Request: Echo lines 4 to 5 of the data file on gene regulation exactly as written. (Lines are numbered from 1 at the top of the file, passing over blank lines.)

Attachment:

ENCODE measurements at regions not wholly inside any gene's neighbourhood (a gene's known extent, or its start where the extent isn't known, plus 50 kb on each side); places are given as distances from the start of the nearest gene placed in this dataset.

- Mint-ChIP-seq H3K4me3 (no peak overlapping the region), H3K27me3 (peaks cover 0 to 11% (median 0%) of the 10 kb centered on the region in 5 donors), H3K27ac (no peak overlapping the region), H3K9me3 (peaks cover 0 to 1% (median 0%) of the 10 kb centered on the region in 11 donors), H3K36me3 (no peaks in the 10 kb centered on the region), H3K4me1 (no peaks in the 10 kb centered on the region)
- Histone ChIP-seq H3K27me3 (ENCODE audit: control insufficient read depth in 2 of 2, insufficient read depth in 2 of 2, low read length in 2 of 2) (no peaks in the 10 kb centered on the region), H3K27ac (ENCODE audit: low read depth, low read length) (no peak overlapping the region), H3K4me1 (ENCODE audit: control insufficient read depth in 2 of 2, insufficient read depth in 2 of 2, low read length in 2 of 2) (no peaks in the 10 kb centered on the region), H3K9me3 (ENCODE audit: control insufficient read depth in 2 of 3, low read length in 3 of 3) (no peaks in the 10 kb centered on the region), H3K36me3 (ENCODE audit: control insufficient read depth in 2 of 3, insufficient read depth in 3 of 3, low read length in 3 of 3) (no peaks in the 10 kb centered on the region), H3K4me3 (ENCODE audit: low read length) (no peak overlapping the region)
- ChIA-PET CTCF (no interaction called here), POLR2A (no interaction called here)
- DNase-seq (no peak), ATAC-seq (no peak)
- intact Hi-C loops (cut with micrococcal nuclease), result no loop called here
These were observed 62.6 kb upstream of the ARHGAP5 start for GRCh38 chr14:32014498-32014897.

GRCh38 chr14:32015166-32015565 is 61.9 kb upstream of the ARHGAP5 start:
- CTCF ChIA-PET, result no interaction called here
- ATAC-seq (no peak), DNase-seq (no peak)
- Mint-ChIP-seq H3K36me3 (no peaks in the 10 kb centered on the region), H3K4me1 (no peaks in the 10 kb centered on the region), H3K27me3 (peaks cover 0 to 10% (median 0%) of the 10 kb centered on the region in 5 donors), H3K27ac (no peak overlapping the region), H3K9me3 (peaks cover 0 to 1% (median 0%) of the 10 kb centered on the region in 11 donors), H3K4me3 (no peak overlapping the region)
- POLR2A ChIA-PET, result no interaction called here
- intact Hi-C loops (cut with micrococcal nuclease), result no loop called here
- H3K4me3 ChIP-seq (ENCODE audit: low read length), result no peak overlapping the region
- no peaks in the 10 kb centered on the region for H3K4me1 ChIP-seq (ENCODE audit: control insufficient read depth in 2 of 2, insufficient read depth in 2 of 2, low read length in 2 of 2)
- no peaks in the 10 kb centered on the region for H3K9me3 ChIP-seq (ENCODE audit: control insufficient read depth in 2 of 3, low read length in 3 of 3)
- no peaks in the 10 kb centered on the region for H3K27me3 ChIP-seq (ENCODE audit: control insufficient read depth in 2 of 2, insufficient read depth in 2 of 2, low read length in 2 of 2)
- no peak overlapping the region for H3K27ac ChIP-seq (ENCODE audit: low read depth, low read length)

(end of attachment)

- ChIA-PET CTCF (no interaction called here), POLR2A (no interaction called here)
- DNase-seq (no peak), ATAC-seq (no peak)